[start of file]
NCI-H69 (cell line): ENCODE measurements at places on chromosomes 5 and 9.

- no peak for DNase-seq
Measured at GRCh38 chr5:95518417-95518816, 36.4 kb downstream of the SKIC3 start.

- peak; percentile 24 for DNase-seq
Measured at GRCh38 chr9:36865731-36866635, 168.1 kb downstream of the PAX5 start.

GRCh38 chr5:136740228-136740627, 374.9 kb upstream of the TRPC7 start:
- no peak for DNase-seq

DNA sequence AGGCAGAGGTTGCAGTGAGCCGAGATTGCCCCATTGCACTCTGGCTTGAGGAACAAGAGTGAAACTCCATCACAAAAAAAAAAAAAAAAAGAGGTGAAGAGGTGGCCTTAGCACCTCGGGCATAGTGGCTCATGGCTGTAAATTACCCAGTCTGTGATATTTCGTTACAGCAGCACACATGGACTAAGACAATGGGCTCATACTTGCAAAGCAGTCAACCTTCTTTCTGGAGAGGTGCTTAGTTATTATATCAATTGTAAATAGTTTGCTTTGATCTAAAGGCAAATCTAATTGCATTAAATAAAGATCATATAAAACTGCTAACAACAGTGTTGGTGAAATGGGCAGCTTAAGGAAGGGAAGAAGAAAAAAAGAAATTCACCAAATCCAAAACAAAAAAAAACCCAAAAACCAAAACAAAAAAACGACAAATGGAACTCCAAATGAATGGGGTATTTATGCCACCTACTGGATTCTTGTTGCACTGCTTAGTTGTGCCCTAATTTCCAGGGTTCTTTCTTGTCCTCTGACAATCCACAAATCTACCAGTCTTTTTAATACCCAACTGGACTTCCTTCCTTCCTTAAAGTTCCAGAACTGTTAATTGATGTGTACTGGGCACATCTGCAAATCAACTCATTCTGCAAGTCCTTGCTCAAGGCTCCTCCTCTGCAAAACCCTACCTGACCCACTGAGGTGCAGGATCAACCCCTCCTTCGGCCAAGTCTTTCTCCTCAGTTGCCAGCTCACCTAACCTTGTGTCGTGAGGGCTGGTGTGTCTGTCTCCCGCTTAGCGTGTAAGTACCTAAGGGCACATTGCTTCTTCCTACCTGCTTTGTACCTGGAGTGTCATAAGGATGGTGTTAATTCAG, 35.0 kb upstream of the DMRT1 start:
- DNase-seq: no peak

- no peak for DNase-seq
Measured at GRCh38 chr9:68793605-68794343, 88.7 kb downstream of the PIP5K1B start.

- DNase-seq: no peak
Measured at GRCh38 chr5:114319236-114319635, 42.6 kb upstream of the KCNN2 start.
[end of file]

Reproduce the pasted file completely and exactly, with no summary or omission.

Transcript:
NCI-H69 (cell line): ENCODE measurements at places on chromosomes 5 and 9.

- no peak for DNase-seq
Measured at GRCh38 chr5:95518417-95518816, 36.4 kb downstream of the SKIC3 start.

- peak; percentile 24 for DNase-seq
Measured at GRCh38 chr9:36865731-36866635, 168.1 kb downstream of the PAX5 start.

GRCh38 chr5:136740228-136740627, 374.9 kb upstream of the TRPC7 start:
- no peak for DNase-seq

DNA sequence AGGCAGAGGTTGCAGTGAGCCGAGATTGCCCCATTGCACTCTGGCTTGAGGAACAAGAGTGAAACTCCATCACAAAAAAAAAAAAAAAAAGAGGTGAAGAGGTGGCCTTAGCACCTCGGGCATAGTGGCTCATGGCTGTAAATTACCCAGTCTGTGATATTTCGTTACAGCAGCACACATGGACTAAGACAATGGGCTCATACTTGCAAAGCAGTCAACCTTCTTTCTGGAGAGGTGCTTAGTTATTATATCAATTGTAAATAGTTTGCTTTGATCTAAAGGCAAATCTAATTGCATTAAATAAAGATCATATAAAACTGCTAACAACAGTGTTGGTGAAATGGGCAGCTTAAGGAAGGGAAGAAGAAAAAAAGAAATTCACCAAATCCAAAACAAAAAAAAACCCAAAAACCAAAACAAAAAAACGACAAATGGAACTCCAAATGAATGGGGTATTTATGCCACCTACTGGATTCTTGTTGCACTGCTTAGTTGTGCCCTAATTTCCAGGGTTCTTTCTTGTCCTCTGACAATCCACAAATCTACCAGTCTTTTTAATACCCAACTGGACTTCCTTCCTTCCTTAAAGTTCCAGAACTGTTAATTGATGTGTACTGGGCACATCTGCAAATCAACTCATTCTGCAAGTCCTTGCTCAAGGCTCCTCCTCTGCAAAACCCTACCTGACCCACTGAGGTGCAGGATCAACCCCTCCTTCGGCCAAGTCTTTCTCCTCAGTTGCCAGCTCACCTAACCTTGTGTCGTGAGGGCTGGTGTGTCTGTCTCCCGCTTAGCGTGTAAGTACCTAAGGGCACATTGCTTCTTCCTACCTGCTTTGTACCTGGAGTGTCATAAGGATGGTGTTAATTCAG, 35.0 kb upstream of the DMRT1 start:
- DNase-seq: no peak

- no peak for DNase-seq
Measured at GRCh38 chr9:68793605-68794343, 88.7 kb downstream of the PIP5K1B start.

- DNase-seq: no peak
Measured at GRCh38 chr5:114319236-114319635, 42.6 kb upstream of the KCNN2 start.